A reader recently contacted me and asked how to make sure that her shoulder alignment is safe when in certain yoga poses.
Shoulder Alignment and Yoga Pose Question
Here is her question:
I’ve been following your work and wanted to ask a shoulder alignment question that I’m confused about. Specifically, it is about the shoulder action, placement and language when in certain yoga poses like downward dog or crescent lunge.
Often, when I do certain yoga poses, the shoulders get crunched up towards the jaw, tightening everything around the neck.
I thought the the general instruction was to ‘slide the shoulders down your back, and firmly on the back of the rib cage’, but recently I read conflicting thoughts.
There is no need to cue our students to “Pull your shoulders down your back” when their arms are overhead.
When our arms lift up, our shoulder blades naturally rotate and lift along with the arm movement. This is a normal, optimal movement that is often referred to as “scapulohumeral rhythm” and it is not helpful to interfere with this natural coordinated action by trying to consciously pull the shoulder blades down the back to prevent them from lifting.
Could you share with me your thoughts on shoulder alignment as they relate to yoga poses? Thank you.
Yoga Pose and Shoulder Alignment
Hello, I’m Margaret from MelioGuide, and today I’m asking a question from Nichole whose question was very good and worthy of a blog.
Her question was, shoulder alignment and specifically, scapular position, when doing yoga poses.
1. Confusion About Yoga and Shoulder Alignment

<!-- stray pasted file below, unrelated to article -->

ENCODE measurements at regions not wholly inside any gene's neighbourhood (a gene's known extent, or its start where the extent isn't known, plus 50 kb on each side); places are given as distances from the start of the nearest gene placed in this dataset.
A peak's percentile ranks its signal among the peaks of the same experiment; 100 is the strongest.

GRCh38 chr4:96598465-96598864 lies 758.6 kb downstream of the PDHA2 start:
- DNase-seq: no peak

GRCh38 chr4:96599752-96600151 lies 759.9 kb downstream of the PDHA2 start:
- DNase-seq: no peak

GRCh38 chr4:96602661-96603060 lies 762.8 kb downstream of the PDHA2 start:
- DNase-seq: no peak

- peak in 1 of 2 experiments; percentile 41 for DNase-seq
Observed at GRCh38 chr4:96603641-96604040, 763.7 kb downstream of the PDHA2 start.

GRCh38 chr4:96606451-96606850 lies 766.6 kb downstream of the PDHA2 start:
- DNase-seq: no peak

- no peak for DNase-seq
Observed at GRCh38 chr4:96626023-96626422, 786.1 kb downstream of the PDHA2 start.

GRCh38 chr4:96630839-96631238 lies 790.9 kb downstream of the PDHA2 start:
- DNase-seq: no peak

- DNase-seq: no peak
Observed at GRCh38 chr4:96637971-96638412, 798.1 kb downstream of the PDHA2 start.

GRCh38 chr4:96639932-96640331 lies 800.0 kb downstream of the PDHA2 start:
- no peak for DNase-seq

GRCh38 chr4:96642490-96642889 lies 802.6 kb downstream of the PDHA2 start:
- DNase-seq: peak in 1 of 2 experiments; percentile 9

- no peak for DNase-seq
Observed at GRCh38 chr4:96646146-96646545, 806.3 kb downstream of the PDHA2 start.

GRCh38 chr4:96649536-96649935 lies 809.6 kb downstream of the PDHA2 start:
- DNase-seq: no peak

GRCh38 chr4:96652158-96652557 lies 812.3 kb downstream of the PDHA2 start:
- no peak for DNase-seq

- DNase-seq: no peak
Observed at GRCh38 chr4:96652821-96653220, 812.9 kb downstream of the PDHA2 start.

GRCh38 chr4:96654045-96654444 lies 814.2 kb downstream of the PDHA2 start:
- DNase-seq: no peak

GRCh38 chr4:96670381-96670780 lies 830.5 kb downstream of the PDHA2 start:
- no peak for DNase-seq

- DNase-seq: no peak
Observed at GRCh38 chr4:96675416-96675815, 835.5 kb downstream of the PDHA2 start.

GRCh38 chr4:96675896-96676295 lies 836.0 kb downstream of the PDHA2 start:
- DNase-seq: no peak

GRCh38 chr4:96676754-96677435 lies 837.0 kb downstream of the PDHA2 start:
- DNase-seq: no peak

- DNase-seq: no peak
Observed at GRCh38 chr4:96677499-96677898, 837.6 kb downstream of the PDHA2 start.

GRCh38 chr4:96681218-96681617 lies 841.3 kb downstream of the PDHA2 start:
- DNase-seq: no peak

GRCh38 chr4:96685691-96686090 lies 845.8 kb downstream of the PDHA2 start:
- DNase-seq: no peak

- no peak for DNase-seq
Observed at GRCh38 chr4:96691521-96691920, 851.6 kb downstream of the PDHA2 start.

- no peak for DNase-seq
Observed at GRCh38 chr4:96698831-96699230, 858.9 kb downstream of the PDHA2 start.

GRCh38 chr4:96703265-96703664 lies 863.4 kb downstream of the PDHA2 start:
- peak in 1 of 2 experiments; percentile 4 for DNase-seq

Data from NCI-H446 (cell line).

She got confused with reading something within the Yoga International articles.
This was quoted from Yoga International, which is correct, that states: “There is no need to cue our students to pull your shoulder blades down and back when the arms are overhead.”
2. Natural Shoulder Lift
You’ve seen that guidance in Marjorie’s blog on shoulder anatomy.
When our arms lift up, our shoulder blades lift up and naturally rotate and lift along with the arm and that’s a great and beautiful thing that happens.
This is a normal optimum movement that is often referred to as scapulohumeral rhythm — the movement of the scapula and the humerus.
It’s not helpful to interfere with this natural, coordinated action, by trying to consciously pull the shoulder blades down and back to prevent them from lifting.
I totally agree with all of that but I can understand Nichole’s confusion when doing a pose that requires our arms to be up overhead such as the downward dog.
3. Downward Dog and Shoulder Alignment
So as you see in the downward dog, you want the arms to press firmly into the mat so that the scapula are supporting the back. You don’t, at that point, want the shoulders to be coming up by the ears.
The difference is that it’s a closed kinetic chain. This means that your hands are in contact with the floor and your arms are now supporting the weight of your upper body.
This is very different than when you are simply raising the arms up overhead and where there’s no weight taken by the upper body. At that point, the scapula get to freely move up and around, and your shoulders come up towards your ears.
In weight bearing loads, you’re pressing the floor away from you and setting the shoulder blades in a more stable and strong position to support you.
4. Keep Your Shoulders Safe
Nichole and all other yoga practitioners out there, I hope this helps you in safely practicing your yoga and keeping your shoulders safe.
Thank you for tuning in. I’m Margaret from MelioGuide.
Visit my page dedicated to Joint Health.